after September 30, 2012, and no forward contracts entered into under 
the program extending beyond September 30, 2015 (7 U.S.C. 8772(e)). 
Passage of the ATRA revised the program to allow new contracts to be 
entered into until September 30, 2013. The 2014 Farm Bill has again 
extended the program so that producers and cooperative associations of 
producers may now enter into forward price contracts under the DFPP 
through September 30, 2018, and that all terms of the forward contract 
must expire prior to September 30, 2021. All other provisions and 
requirements of the program as provided for in the final rule published 
October 31, 2008 (73 FR 64868) are still in effect.
    In accordance with the Regulatory Flexibility Act (5 U.S.C. 601-
612), the Agricultural Marketing Service (AMS) has considered the 
economic impact of this action on small entities and has certified that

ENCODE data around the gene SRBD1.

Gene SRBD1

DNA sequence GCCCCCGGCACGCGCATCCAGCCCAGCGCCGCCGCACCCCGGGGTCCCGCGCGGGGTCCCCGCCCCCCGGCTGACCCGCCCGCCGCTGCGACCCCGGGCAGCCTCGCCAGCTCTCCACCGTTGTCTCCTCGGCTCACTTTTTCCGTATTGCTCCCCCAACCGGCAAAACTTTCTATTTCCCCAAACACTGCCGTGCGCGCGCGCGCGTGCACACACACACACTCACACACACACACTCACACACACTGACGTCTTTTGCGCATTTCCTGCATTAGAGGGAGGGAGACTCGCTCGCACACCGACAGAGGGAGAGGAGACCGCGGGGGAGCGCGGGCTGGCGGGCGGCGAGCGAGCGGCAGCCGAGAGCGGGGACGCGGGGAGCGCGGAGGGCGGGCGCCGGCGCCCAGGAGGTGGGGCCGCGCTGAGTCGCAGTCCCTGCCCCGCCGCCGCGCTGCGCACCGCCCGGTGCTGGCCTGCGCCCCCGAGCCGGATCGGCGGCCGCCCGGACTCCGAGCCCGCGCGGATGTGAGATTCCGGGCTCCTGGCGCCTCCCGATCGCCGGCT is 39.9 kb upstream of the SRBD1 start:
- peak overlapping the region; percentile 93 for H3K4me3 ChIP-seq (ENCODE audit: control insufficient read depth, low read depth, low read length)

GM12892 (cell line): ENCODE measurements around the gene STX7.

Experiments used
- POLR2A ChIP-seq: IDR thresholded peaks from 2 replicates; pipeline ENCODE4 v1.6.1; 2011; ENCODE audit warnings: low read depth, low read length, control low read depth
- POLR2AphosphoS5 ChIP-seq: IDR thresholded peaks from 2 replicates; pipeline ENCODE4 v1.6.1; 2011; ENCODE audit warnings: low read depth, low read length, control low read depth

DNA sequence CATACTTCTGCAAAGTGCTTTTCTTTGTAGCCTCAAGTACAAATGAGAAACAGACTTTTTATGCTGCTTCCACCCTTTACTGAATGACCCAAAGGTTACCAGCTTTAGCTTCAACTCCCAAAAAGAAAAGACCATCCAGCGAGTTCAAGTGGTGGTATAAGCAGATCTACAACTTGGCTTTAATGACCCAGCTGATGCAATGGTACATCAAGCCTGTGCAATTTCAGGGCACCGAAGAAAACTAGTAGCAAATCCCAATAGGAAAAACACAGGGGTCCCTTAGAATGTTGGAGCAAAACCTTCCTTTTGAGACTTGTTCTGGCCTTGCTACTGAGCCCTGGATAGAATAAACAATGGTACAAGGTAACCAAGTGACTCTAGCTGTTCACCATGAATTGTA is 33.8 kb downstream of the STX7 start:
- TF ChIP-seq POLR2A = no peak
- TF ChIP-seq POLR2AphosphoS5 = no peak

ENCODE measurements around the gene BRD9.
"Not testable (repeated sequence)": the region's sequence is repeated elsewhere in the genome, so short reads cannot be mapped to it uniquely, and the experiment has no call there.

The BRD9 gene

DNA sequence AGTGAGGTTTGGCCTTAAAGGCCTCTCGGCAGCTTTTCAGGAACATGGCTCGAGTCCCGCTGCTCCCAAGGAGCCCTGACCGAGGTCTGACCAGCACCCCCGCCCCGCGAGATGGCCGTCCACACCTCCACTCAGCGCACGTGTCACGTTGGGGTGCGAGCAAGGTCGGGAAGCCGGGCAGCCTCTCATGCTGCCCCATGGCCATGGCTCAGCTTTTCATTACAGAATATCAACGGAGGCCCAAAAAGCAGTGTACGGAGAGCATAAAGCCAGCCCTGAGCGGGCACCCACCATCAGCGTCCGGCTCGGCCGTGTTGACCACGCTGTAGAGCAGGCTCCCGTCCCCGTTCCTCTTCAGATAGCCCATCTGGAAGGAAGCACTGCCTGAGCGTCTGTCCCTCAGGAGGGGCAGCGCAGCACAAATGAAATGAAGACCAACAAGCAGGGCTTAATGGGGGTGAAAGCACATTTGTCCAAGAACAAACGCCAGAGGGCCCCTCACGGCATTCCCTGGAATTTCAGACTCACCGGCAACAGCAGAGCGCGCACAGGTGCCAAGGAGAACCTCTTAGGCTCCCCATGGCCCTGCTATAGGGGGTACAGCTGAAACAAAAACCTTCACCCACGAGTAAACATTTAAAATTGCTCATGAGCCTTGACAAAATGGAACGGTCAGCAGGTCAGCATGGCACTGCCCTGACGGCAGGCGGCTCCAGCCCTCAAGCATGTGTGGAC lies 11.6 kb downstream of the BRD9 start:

this rule will not have a significant economic impact on a substantial 
number of small entities for the reasons stated herein. For the purpose 
of the Regulatory Flexibility Act, a dairy farm is considered a small 
business if it has an annual gross revenue of less than $750,000, and a 
dairy products manufacturer is a small business if it has fewer than 
500 employees.
    For the purposes of determining which dairy farms are small 
businesses, the $750,000 per year criterion was used to establish a 
production guideline of 500,000 pounds per month. Although this 
guideline does not factor in additional monies that may be received by 
dairy producers, it should be an inclusive standard for most small 
dairy farmers. For purposes of determining a handler's size, if the 
plant is part of a larger company operating multiple plants that 
collectively exceed the 500-employee limit, the plant will be 
considered a large business even if the local plant has fewer than 500 
employees.
    During an average month in 2012, the milk of 40,750 dairy farmers 
was pooled throughout the Federal milk marketing order system. Of the 
total, an estimated 38,305 dairy farmers, or 94 percent, were